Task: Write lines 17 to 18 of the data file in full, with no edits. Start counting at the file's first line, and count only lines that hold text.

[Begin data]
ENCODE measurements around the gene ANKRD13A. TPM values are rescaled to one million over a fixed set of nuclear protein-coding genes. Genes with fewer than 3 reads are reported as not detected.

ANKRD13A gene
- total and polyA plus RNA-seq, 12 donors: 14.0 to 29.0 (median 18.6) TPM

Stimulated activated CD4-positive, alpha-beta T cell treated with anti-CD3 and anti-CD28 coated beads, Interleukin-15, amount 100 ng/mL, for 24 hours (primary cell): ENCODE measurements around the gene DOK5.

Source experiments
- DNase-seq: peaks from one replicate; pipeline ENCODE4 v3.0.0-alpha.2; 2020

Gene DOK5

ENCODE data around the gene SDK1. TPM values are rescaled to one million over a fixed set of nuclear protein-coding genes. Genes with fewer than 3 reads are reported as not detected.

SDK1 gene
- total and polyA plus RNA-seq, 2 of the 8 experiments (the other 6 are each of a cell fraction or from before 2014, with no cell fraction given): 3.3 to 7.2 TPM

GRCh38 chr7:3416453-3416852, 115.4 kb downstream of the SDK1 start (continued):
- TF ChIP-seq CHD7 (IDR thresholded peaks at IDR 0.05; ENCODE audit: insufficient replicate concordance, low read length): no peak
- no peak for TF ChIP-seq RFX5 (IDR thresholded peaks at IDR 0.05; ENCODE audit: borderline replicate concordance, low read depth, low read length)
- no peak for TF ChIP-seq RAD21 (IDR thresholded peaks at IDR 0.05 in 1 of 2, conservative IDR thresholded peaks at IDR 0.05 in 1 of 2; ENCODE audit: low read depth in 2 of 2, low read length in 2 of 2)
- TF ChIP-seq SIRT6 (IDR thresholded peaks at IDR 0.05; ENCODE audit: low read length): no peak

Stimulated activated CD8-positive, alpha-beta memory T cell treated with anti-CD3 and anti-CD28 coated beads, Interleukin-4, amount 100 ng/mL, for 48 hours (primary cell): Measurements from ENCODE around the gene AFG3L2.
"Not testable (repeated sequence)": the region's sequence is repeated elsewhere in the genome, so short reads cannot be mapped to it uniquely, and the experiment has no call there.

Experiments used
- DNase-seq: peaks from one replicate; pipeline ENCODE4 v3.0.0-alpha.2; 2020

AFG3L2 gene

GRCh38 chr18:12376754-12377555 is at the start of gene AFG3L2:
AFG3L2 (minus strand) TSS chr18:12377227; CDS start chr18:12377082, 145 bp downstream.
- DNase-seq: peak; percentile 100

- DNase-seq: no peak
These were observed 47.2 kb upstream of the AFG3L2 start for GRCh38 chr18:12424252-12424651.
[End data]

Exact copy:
"Not testable (repeated sequence)": the region's sequence is repeated elsewhere in the genome, so short reads cannot be mapped to it uniquely, and the experiment has no call there.

Experiments used